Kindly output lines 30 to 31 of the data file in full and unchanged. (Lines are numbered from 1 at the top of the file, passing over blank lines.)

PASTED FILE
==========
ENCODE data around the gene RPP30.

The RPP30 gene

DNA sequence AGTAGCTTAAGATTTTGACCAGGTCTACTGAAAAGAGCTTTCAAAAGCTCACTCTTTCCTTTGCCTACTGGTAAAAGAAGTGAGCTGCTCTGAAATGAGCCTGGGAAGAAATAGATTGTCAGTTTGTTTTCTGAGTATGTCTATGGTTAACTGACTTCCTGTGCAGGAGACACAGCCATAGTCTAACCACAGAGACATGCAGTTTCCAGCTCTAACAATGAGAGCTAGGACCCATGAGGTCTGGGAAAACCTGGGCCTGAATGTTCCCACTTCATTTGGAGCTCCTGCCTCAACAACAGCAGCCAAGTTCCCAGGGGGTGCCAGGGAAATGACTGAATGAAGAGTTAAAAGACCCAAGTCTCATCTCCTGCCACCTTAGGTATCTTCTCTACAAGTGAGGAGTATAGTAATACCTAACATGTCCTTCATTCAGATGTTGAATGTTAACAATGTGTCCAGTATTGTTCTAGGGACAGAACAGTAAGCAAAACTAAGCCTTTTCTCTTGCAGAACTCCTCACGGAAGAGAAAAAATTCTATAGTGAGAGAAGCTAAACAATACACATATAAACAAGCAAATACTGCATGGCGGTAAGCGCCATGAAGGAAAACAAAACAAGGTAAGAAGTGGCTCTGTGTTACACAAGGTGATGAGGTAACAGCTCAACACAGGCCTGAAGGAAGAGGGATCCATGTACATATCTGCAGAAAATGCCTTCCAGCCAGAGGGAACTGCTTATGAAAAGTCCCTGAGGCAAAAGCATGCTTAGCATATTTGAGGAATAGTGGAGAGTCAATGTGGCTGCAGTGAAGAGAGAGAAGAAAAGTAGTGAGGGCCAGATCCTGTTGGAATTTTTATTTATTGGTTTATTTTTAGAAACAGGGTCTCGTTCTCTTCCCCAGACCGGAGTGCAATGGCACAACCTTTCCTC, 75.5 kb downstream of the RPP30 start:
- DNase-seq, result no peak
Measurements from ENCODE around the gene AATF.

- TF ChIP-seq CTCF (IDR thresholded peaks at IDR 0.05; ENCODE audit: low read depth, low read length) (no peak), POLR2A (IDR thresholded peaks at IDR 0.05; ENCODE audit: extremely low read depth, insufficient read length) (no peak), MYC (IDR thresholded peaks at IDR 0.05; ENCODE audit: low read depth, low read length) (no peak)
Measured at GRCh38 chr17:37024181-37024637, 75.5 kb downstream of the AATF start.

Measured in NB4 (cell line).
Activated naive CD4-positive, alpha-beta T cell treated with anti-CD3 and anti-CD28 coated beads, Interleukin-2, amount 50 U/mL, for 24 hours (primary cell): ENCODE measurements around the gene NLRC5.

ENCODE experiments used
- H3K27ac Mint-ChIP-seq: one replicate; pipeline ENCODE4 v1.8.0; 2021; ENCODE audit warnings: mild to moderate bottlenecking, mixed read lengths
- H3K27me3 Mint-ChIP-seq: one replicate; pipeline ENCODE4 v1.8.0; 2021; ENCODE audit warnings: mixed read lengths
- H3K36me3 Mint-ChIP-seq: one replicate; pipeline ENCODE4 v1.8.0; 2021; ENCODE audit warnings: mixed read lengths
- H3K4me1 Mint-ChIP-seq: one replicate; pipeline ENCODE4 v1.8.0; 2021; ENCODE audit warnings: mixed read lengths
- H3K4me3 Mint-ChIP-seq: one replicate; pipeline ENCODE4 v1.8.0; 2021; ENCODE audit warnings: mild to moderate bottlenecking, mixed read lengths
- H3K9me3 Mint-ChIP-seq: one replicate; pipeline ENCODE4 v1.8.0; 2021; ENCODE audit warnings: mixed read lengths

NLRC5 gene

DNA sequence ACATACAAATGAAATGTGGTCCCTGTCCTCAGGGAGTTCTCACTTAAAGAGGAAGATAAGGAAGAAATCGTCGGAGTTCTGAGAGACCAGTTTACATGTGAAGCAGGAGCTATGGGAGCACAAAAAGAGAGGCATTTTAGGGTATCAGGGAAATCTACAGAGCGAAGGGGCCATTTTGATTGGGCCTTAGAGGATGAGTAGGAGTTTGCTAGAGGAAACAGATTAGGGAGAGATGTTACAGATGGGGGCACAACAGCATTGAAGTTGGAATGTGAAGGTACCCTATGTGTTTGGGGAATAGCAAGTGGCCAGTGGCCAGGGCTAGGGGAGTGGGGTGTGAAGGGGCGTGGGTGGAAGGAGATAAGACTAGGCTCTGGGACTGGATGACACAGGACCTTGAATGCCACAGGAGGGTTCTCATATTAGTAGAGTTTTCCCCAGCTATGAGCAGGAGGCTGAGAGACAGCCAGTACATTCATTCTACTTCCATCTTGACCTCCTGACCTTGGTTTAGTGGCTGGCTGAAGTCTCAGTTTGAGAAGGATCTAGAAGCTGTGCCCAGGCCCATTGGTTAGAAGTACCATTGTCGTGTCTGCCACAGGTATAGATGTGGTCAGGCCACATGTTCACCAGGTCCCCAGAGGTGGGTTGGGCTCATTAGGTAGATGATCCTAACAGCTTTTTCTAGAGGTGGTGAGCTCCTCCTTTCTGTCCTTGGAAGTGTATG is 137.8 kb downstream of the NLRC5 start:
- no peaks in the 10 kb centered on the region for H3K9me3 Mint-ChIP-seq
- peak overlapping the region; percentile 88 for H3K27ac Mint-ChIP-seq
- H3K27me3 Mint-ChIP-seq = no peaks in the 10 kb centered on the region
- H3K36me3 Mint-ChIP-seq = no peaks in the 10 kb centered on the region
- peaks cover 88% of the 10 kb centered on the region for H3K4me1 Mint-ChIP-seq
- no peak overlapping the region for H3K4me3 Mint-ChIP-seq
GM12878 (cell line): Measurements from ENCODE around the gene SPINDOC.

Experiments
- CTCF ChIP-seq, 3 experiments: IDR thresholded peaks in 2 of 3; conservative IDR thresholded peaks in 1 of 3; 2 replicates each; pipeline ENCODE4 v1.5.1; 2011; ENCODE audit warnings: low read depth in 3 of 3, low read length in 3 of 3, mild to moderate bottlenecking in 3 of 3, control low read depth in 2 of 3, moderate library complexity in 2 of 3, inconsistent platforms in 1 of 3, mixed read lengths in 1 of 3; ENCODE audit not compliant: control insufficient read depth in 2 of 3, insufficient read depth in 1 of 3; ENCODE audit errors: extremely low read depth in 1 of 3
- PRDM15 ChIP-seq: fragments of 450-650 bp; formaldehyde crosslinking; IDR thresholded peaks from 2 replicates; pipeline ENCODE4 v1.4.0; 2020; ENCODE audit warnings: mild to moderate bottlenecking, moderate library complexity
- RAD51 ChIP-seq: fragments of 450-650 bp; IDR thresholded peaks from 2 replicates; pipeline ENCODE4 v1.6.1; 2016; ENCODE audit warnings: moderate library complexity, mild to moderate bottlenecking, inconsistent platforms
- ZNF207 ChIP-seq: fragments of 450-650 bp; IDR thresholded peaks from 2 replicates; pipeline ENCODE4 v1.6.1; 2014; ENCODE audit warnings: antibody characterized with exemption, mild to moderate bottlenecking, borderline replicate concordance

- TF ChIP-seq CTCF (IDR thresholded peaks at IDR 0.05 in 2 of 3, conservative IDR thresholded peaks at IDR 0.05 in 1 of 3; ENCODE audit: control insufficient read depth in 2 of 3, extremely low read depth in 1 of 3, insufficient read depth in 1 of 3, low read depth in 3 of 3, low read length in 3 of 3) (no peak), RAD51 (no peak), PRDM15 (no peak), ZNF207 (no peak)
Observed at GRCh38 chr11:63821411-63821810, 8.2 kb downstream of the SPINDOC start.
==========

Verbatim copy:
- ZNF207 ChIP-seq: fragments of 450-650 bp; IDR thresholded peaks from 2 replicates; pipeline ENCODE4 v1.6.1; 2014; ENCODE audit warnings: antibody characterized with exemption, mild to moderate bottlenecking, borderline replicate concordance

- TF ChIP-seq CTCF (IDR thresholded peaks at IDR 0.05 in 2 of 3, conservative IDR thresholded peaks at IDR 0.05 in 1 of 3; ENCODE audit: control insufficient read depth in 2 of 3, extremely low read depth in 1 of 3, insufficient read depth in 1 of 3, low read depth in 3 of 3, low read length in 3 of 3) (no peak), RAD51 (no peak), PRDM15 (no peak), ZNF207 (no peak)